For awhile now I have been consuming tap water on a regular basis unaware of the possible negative/positive effects that could come as a result. I did not really think much of the health effects of drinking tap water regularly besides the fact that it is so convenient and cheap. However, in recent weeks I have heard some different things about the possible dangers of drinking tap water along with the potential dangers of fluoride as I was browsing through some articles on my favorite websites. The articles did not really have many credible sources so I decided to take the information presented in them with a grain of salt before conducting my own research to answer the question of: Is tap water safe to drink?
Because I live in North America and most of the viewers of this site are located in North America, I am going to base much of the information I present in this article to this particular region.
According to the USDA Nutrient’s Data Laboratory, sodium, potassium, calcium, magnesium, iron, copper, manganese, phosphorus, and zinc were found to be present in a nationally representative sampling of drinking water. According to the study, only 4 of the minerals were above 1% of the U.S. Daily Value, assuming that 2 liters of tap water were consumed daily. The 4 minerals were copper at 10%, Calcium at 6%, magnesium at 5%, and sodium at 3%. There are many known benefits of mineral consumption. Calcium and magnesium have shown bone and cardiovascular health advantages. Sodium intake is important for electrolyte balance. Copper’s health benefits include antioxidant properties, the ability to use iron, and cardiovascular health.
How safe is tap water consumption? What are the dangers of fluoride and other minerals?
According to the Environmental Protection Agency, fluoride is also found in tap water. In 1974, Congress passed the Safe Drinking Water Act determining the level of contaminants at which no adverse health effects were likely to occur. Non-enforceable health goals that are based specifically on “health risks and exposure over a lifetime with an adequate margin of safety” (article about the safe drinking water act found here) is titled maximum contaminant level goals or MCLG for short. The MCLG for fluoride is 4.0 mg/l.
According to the Center for Disease Control and Prevention, 73.9% (204.3 million people) of the population in the U.S. population on community water systems had access to fluoridated water in 2010.
The Potential Dangers of Fluoride:
- Fluoride is often added to the water supply for the supposed positive health effects that fluoride has on teeth. I don’t know how most people drink their water but I personally don’t swish the water in my mouth every time I take a drink so it seems kind of pointless to add a harmful mineral to our drinking supply. With that being said, recent studies have actually shown many of the harmful effects of fluoride’s effect on teeth. Many believe that high fluoride content in much of our drinking supply is causing fluorosis, one of the many dangers of fluoride consumption, which is the development disturbance of dental enamel caused by being exposed to an excesive amount of high concentrations of fluoride during tooth development. One study conducted at the University of Iowa concluded that when infants consume beverages, specifically infant formulas prepared with fluoridated water, they have a much higher risk of developing fluorosis in their primary teeth
- Another study conducted on 320 children attending elementary school in Campeche, Mexico showed an occurrence of fluorosis in 56.3% of the children caused by exposure to fluoride.
- In addition, a study conducted by the CDC showed that despite 60 years of water fluoridation reaching about 2/3 of Americans on public water supplies and almost 100% being reached via food supply, there is still a incidence rate of 1/3 to ½ of U.S. school children exhibiting dental fluorosis.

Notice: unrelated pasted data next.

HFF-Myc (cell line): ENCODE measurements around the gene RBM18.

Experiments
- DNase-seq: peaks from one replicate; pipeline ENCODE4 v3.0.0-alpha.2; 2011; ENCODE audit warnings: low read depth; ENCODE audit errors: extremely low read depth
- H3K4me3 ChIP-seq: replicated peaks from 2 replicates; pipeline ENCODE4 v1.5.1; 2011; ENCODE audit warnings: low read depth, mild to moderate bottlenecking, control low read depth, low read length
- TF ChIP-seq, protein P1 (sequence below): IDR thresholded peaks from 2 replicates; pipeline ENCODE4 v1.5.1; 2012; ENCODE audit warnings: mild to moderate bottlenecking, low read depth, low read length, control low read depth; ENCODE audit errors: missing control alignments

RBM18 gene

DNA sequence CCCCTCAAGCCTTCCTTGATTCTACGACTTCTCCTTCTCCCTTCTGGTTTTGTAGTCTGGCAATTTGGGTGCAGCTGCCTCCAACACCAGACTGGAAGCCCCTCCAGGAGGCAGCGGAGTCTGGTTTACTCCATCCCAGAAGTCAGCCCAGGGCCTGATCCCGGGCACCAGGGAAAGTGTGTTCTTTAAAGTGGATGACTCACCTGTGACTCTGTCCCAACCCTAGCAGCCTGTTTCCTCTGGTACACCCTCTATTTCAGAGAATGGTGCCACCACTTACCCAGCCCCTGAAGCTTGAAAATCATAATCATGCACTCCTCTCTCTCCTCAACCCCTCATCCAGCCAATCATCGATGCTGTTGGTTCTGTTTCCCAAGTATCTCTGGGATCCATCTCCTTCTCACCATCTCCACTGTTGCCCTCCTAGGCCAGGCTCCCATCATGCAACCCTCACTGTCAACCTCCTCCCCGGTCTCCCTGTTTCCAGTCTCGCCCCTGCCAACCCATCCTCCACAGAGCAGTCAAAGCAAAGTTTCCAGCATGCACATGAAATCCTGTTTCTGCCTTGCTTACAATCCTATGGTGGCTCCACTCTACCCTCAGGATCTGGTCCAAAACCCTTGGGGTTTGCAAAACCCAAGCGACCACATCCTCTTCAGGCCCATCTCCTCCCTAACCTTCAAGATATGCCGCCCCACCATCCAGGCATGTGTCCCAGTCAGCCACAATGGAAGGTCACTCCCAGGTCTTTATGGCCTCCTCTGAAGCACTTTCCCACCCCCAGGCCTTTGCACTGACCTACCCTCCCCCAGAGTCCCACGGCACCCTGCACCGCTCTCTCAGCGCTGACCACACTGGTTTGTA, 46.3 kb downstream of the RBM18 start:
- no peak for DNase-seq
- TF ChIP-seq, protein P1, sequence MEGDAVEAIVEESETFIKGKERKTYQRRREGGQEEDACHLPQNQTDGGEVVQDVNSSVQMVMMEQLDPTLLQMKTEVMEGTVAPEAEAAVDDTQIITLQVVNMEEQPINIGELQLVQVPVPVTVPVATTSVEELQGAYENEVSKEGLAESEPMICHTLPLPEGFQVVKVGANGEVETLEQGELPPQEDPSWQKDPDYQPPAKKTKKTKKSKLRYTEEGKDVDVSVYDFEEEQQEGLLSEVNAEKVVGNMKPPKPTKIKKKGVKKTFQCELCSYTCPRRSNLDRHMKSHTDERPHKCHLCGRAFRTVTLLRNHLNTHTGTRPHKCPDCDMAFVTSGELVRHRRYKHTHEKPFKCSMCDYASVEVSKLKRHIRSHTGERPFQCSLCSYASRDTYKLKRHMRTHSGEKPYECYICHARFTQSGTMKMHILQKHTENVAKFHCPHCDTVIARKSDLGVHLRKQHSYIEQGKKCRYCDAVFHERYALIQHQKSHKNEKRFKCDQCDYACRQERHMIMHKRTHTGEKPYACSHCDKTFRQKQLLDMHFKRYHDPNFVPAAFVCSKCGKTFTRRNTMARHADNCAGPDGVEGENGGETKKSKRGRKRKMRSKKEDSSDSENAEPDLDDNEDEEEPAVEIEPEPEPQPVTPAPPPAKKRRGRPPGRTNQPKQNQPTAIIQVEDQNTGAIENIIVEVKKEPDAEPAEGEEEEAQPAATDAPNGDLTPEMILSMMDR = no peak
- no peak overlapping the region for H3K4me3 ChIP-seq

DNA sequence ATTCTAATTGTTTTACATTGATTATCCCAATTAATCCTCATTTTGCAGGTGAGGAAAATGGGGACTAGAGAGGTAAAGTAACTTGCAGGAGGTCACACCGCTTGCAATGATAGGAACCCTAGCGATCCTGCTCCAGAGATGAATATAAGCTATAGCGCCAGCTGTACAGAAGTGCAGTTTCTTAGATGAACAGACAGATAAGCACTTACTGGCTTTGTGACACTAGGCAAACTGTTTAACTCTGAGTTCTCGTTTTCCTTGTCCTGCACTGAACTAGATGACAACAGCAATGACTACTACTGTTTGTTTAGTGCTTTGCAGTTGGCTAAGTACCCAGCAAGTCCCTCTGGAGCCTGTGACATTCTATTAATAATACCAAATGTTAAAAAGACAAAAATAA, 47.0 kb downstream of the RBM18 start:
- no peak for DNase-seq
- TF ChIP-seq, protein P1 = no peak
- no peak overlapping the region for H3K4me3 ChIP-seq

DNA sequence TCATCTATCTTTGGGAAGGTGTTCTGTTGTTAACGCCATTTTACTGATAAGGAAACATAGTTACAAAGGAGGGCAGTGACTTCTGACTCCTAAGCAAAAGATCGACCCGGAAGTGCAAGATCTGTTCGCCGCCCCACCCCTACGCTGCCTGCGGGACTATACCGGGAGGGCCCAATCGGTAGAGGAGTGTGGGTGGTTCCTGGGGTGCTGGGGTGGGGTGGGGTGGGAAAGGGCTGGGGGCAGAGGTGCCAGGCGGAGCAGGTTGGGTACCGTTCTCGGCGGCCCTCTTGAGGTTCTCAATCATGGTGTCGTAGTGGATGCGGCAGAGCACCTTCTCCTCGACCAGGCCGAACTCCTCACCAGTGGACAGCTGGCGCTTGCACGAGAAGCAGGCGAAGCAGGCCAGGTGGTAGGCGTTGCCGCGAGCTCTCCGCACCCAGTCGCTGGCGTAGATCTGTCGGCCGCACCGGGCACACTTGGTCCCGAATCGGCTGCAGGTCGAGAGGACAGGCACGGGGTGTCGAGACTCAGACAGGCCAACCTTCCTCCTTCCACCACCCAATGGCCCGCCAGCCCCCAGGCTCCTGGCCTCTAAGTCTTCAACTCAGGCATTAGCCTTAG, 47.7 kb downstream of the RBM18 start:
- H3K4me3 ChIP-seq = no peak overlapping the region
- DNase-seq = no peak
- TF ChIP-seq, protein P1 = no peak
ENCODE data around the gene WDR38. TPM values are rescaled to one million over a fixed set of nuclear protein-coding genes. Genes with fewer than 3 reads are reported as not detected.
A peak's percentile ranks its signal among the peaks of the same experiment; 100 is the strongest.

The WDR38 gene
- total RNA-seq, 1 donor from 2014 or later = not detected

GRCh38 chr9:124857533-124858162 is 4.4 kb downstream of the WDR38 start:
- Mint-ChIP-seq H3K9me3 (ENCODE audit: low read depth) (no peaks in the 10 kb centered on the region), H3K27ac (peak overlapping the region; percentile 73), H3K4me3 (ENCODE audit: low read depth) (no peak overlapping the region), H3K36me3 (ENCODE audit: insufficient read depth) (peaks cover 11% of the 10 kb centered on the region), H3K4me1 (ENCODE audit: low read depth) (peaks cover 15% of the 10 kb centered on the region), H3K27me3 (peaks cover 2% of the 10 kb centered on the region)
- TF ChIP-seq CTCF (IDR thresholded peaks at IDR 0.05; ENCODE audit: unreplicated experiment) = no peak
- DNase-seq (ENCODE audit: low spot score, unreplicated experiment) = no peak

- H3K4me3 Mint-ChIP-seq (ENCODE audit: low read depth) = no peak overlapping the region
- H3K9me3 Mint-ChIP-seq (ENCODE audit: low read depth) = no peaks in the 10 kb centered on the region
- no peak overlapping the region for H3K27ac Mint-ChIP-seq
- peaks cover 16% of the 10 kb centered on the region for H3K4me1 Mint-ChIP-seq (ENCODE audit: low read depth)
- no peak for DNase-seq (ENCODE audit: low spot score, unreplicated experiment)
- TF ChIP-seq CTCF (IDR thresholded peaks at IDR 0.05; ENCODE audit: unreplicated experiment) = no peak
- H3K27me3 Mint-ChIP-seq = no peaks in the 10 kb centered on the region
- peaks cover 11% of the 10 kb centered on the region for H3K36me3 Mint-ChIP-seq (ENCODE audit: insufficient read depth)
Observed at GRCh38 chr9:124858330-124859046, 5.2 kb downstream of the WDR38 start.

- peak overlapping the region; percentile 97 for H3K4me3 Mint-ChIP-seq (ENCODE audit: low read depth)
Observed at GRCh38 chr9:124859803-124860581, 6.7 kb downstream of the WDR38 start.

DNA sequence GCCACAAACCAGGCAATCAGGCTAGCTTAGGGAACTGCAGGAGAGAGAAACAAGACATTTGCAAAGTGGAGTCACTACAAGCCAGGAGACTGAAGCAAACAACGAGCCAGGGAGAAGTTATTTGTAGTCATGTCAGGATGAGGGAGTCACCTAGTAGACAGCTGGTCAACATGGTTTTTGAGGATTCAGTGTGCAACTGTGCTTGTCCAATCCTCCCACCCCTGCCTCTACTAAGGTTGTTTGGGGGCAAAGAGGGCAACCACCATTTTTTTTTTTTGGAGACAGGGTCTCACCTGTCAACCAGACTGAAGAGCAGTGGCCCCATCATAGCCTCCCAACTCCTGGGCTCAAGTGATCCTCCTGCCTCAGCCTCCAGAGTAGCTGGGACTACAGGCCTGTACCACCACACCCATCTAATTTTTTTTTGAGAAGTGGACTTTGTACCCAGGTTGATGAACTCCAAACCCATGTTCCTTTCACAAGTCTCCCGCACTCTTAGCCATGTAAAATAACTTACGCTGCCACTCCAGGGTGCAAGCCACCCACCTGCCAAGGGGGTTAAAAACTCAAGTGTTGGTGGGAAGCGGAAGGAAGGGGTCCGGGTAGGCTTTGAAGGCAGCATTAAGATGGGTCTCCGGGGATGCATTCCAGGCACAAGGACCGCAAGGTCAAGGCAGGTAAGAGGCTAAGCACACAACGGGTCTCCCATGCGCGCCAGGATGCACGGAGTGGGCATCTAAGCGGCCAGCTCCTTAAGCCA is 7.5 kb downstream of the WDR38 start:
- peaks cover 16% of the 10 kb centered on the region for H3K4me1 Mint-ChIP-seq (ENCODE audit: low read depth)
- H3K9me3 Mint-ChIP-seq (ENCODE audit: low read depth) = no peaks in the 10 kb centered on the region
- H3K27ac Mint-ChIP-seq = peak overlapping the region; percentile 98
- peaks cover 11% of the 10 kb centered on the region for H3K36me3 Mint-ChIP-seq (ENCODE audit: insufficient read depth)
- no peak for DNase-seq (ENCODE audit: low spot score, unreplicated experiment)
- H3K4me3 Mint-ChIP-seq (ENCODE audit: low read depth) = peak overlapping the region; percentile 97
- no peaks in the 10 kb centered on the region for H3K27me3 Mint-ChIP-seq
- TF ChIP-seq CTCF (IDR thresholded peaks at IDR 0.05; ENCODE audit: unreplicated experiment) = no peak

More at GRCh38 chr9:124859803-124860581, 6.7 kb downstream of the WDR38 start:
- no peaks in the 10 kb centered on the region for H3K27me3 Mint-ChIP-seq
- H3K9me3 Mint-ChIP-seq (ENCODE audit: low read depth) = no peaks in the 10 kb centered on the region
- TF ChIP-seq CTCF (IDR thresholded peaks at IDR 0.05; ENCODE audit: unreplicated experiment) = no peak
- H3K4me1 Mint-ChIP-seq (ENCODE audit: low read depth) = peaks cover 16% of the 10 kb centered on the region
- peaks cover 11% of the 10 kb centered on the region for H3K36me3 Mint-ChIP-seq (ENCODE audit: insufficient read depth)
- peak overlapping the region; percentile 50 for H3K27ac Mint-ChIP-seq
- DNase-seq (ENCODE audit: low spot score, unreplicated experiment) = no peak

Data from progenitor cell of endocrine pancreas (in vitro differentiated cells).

- I can list numerous other studies but I am going to conclude the negative effects of fluoride on teeth with this last study comparing breastfed babies to formula-fed babies. Children that were breastfed had less cavities than non-breastfed babies despite breast milk having 100 times less fluoride than dentists claim is optimal for the reduction of cavities.
- Grant it that there are many studies that also show that fluoride is good for teeth but the side effect of fluorosis and many of the studies conducted clearly show that fluoridation is unnecessary, if not harmful.
So what are some adverse health effects of in-taking fluoride?
Now that we discussed the negative effects of fluoride use on teeth, which is a primary reason for adding fluoride to our water supply, I will now discuss the many different studies showing the toxic effects of fluoride consumption. Fluoride has been known to have negative effects on teeth, bones, and stomach. In a study conducted on rats to determine the effects of fluoride ingestion, Sprague-Dawley rats consumed a diet high in fluoride for up to 99 weeks. The study showed evidence of fluoride toxicity in the teeth, bones, and the stomach with the severity of the negative effects being directly related to the dose and duration of exposure to the fluoride.
Fluoride has also been found to affect neurodevelopment of children as well as adults and rodents. According to the Harvard School of Public Health, extremely high levels of fluoride are known to cause neurotoxicity in adults and have negative impacts on memory and learning in rodent studies. However, not much was known regarding the effect of fluoride on the neurodevelopment of children. Thus, researchers from Harvard School of Public Health and China Medical University in Shen Yang combined 27 studies on the effect of fluoride’s effect on children’s neurodevelopment. The study, published in 2012, showed a possible adverse affect on cognitive development in children. In the study, IQ measures were taken from over 8,000 children of school age and all but one of the studies conducted on these school children suggested that high fluoride content in water may have negative effects on cognitive development. The average deduction in IQ score was 7 IQ points and showed that children in high-fluoride areas had much lower IQ scores than those who lived in low-fluoride areas. Harvard School of Public Health professor, Philippe Grandjean, went as far as to state that “Flouride seems to fit in with lead, mercury, and other poisons that cause chemical brain damage. The effect of each toxin may seem small, but the combined damage on a population scale can be serious, especially because the brain power of the next generation is crucial to all of us.”